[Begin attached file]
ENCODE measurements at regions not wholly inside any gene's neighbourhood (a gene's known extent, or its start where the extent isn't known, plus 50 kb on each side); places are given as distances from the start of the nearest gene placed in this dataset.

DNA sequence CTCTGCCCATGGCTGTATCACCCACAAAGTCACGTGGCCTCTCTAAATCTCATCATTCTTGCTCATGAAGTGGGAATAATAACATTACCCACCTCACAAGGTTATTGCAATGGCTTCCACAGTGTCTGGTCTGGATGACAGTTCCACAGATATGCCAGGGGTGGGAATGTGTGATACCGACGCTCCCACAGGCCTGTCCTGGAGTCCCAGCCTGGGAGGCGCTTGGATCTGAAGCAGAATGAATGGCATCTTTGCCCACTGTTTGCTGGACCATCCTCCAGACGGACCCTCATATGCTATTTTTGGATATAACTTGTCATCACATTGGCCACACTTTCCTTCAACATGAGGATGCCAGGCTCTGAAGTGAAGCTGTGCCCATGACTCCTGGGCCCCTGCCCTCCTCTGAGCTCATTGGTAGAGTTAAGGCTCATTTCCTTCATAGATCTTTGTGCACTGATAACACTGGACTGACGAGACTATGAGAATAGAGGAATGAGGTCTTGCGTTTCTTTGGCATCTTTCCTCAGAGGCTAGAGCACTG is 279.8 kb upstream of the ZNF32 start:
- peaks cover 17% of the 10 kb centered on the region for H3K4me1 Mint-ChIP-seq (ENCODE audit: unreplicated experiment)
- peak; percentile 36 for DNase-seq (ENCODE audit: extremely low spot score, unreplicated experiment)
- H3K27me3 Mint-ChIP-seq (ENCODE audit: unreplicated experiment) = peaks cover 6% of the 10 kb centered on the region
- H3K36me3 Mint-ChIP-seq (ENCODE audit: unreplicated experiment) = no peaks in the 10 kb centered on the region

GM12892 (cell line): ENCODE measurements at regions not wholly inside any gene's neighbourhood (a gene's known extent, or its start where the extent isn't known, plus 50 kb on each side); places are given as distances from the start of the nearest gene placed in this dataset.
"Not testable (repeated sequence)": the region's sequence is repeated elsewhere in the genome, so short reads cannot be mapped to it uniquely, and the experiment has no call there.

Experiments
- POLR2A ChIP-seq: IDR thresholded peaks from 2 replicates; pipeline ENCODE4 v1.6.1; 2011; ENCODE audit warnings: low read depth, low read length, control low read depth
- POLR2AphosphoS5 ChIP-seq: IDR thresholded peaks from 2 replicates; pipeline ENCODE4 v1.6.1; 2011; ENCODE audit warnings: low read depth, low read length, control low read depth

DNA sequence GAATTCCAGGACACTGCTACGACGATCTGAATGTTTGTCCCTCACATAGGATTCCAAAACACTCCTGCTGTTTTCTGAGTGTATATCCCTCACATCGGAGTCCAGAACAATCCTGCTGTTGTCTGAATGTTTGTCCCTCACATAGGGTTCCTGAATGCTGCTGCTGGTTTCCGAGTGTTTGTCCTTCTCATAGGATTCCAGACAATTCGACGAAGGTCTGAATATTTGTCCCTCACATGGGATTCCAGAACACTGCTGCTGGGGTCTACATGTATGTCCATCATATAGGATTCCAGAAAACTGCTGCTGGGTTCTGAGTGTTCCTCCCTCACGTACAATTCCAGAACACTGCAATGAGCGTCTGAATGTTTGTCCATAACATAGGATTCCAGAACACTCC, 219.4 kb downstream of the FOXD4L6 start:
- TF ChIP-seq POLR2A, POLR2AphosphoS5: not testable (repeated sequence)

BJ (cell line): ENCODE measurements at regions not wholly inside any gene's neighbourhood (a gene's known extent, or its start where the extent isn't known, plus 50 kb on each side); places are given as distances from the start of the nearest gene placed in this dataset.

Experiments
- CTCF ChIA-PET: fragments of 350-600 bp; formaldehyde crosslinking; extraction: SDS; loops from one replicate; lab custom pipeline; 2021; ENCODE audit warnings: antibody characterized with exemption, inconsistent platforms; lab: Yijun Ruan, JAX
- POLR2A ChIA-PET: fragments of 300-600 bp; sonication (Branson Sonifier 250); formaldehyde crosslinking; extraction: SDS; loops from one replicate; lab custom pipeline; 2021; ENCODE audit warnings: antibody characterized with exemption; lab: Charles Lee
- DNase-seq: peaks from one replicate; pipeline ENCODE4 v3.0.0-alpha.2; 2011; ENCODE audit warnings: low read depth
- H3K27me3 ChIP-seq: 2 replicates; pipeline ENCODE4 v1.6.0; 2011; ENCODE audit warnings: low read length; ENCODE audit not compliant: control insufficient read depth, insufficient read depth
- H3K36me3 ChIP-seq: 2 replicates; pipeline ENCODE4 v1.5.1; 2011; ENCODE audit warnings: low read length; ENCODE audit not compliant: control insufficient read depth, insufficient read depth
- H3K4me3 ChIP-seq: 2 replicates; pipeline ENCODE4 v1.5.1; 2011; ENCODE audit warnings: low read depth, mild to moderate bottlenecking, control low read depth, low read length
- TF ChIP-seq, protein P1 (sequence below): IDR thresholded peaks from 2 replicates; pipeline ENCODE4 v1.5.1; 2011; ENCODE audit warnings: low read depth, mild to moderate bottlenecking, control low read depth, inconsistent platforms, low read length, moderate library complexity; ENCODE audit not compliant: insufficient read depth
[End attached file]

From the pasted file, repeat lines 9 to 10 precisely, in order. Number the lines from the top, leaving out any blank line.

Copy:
Experiments
- POLR2A ChIP-seq: IDR thresholded peaks from 2 replicates; pipeline ENCODE4 v1.6.1; 2011; ENCODE audit warnings: low read depth, low read length, control low read depth